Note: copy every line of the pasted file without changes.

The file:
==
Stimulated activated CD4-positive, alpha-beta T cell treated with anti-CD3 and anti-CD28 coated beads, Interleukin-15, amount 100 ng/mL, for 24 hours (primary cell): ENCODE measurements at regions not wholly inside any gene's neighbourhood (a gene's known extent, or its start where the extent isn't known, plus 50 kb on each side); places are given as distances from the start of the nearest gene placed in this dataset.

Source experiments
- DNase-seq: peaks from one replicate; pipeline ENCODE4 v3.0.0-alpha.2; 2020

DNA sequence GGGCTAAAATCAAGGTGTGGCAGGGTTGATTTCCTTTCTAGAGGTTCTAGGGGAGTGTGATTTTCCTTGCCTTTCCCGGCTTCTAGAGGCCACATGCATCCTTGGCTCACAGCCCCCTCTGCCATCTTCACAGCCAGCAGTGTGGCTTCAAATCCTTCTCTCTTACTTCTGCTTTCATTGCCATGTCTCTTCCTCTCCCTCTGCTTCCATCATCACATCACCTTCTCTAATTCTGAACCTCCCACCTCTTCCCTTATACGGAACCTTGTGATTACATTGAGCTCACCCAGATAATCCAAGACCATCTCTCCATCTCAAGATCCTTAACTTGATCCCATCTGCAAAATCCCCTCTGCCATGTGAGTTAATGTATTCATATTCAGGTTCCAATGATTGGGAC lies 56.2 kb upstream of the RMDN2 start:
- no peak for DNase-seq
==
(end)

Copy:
Stimulated activated CD4-positive, alpha-beta T cell treated with anti-CD3 and anti-CD28 coated beads, Interleukin-15, amount 100 ng/mL, for 24 hours (primary cell): ENCODE measurements at regions not wholly inside any gene's neighbourhood (a gene's known extent, or its start where the extent isn't known, plus 50 kb on each side); places are given as distances from the start of the nearest gene placed in this dataset.

Source experiments
- DNase-seq: peaks from one replicate; pipeline ENCODE4 v3.0.0-alpha.2; 2020

DNA sequence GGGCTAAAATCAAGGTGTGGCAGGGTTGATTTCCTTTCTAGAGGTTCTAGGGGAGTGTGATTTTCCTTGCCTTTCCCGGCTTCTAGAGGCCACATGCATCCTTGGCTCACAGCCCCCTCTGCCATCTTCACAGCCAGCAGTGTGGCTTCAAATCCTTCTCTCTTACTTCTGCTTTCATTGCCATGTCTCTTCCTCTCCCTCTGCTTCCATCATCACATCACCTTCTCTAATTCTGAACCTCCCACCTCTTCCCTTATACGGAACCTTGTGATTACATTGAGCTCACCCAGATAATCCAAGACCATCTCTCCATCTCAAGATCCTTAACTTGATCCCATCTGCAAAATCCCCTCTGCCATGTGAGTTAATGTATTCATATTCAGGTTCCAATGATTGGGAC lies 56.2 kb upstream of the RMDN2 start:
- no peak for DNase-seq